“This is a student who stood out as a leader in his cohort and the program. Any person who has been in contact with him comments on his work ethic, character, integrity, and ability to inspire others. For example, he is a great spokesperson and advocate for his cohort members, colleagues, and most of all the students he and families he serves on a daily basis. He has a passion for helping others that is contagious. He is a life long learner and continues to push himself beyond the coursework.” – Dr. Mabel Franks

Camerina Morales - Dr. Susana HernandezCamerina Morales

Master of Arts in Education, Higher Education, Administration and Leadership student

“Camerina Morales is a Graduate Assistant in the Center for Leadership in the office the Student Involvement and serves as the HEAL Graduate Student Association Chair. Camerina is eager to serve and looks for opportunities to be of service. Her commitment to social justice is evidenced in and outside of the classroom.” – Dr. Susana Hernandez

Patricia-Bloodgood-MMEPatricia Bloodgood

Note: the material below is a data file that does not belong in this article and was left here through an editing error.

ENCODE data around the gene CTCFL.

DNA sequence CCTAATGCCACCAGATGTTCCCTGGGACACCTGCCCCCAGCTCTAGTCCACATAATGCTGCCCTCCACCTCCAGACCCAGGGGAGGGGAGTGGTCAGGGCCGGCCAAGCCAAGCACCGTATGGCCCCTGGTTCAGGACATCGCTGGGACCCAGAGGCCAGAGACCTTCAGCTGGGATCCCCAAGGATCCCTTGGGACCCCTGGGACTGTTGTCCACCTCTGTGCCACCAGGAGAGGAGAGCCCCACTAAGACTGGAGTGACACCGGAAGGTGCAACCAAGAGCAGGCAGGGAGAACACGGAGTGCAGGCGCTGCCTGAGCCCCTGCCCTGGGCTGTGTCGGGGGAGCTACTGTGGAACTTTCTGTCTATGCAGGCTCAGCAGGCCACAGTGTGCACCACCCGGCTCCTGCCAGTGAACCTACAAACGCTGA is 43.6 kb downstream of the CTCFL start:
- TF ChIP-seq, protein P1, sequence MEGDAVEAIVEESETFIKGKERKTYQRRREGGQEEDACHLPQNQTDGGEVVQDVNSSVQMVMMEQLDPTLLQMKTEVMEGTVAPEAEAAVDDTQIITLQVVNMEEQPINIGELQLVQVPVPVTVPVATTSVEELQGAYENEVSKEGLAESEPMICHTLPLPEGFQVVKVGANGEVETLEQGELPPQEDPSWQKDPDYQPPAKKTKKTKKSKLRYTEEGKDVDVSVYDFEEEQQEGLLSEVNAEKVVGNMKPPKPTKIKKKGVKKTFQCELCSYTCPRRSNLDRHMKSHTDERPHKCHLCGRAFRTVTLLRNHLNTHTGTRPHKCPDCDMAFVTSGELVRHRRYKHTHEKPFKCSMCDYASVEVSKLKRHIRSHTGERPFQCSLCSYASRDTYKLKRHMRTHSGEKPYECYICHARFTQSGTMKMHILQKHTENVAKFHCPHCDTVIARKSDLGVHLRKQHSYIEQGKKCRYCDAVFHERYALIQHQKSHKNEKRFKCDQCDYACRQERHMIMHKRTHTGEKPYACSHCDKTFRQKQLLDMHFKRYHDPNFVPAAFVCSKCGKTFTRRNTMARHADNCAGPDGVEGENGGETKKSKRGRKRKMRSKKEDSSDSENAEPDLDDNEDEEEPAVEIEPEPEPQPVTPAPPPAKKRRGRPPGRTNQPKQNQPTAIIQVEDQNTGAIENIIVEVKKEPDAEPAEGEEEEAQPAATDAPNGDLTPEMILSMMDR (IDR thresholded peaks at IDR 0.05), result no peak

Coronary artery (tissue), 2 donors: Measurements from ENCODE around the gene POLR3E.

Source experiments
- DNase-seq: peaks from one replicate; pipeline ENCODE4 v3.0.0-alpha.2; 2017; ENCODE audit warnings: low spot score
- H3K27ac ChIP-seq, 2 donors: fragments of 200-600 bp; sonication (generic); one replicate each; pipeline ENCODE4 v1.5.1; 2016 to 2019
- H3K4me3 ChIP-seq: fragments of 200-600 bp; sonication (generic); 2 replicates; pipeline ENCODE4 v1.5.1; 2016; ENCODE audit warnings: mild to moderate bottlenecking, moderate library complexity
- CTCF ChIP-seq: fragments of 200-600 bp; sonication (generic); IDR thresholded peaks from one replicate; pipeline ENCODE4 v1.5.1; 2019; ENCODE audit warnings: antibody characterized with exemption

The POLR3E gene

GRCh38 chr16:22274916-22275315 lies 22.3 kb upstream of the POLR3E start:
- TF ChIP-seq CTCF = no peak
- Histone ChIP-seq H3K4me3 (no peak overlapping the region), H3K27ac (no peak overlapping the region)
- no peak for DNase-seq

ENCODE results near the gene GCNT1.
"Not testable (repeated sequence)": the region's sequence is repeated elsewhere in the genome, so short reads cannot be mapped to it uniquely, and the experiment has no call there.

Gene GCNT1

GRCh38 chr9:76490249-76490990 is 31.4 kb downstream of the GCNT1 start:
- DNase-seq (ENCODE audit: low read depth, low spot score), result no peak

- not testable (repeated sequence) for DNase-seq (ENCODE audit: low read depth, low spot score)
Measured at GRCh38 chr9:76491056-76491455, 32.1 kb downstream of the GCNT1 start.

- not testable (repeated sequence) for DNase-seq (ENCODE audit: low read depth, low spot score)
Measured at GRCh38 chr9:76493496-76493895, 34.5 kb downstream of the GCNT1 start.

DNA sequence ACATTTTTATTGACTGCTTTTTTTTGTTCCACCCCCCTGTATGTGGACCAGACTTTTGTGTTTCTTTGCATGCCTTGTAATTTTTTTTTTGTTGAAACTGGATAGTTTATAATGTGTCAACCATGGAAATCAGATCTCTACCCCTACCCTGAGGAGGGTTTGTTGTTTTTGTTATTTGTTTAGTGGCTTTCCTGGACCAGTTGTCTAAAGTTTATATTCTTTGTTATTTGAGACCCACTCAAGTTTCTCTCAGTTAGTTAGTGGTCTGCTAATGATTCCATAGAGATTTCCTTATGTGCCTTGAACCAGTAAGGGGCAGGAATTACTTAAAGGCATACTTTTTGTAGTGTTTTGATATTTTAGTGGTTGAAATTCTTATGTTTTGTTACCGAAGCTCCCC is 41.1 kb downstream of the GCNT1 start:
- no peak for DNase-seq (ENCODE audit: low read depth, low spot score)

Master of Arts in Education, Multilingual Multicultural Education student

“Patricia exemplifies the MME Program by her advance level of research and leadership. She is respected by her peers due to her wiliness to support others and volunteer in extra-curriculum activities. She works towards crossing cultural and class borders for a justice understanding of linguistically and culturally diverse students.” – Dr. Teresa Huerta

KathleenGiannandreaKathleen Giannandrea

Master of Arts in Education, Reading/Language Arts student

“Kathleen Giannandrea embodies the qualities of an amazing teacher-researcher. She generously serves her community as an Instructional Coach/ELA Teacher at Orosi High School, and as District Director of AVID. Her research engages youth in service-learning and critical literacy. Kathleen’s service transcends academics, preparing and supporting college-bound community advocates and activists.” – Dr. Imelda Basurto

Rebecca-Pings-SPEDRebecca Pings

Master of Arts in Special Education student